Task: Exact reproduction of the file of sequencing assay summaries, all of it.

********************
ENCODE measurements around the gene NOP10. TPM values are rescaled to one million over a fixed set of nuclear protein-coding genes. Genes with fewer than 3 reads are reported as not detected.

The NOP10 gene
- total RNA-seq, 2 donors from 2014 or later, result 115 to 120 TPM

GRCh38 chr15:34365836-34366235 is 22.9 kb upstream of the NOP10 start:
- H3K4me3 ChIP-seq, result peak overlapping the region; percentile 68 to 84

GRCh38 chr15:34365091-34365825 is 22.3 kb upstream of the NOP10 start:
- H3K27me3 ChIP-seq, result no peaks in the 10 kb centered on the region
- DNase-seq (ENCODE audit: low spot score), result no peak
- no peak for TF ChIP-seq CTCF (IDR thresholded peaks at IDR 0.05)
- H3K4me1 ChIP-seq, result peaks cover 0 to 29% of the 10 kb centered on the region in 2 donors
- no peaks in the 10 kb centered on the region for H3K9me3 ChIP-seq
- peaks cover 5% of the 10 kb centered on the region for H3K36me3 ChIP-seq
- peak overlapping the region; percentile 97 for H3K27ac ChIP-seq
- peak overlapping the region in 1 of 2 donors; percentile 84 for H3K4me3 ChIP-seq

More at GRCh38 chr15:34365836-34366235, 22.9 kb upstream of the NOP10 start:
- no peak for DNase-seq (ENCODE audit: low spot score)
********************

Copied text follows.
ENCODE measurements around the gene NOP10. TPM values are rescaled to one million over a fixed set of nuclear protein-coding genes. Genes with fewer than 3 reads are reported as not detected.

The NOP10 gene
- total RNA-seq, 2 donors from 2014 or later, result 115 to 120 TPM

GRCh38 chr15:34365836-34366235 is 22.9 kb upstream of the NOP10 start:
- H3K4me3 ChIP-seq, result peak overlapping the region; percentile 68 to 84

GRCh38 chr15:34365091-34365825 is 22.3 kb upstream of the NOP10 start:
- H3K27me3 ChIP-seq, result no peaks in the 10 kb centered on the region
- DNase-seq (ENCODE audit: low spot score), result no peak
- no peak for TF ChIP-seq CTCF (IDR thresholded peaks at IDR 0.05)
- H3K4me1 ChIP-seq, result peaks cover 0 to 29% of the 10 kb centered on the region in 2 donors
- no peaks in the 10 kb centered on the region for H3K9me3 ChIP-seq
- peaks cover 5% of the 10 kb centered on the region for H3K36me3 ChIP-seq
- peak overlapping the region; percentile 97 for H3K27ac ChIP-seq
- peak overlapping the region in 1 of 2 donors; percentile 84 for H3K4me3 ChIP-seq

More at GRCh38 chr15:34365836-34366235, 22.9 kb upstream of the NOP10 start:
- no peak for DNase-seq (ENCODE audit: low spot score)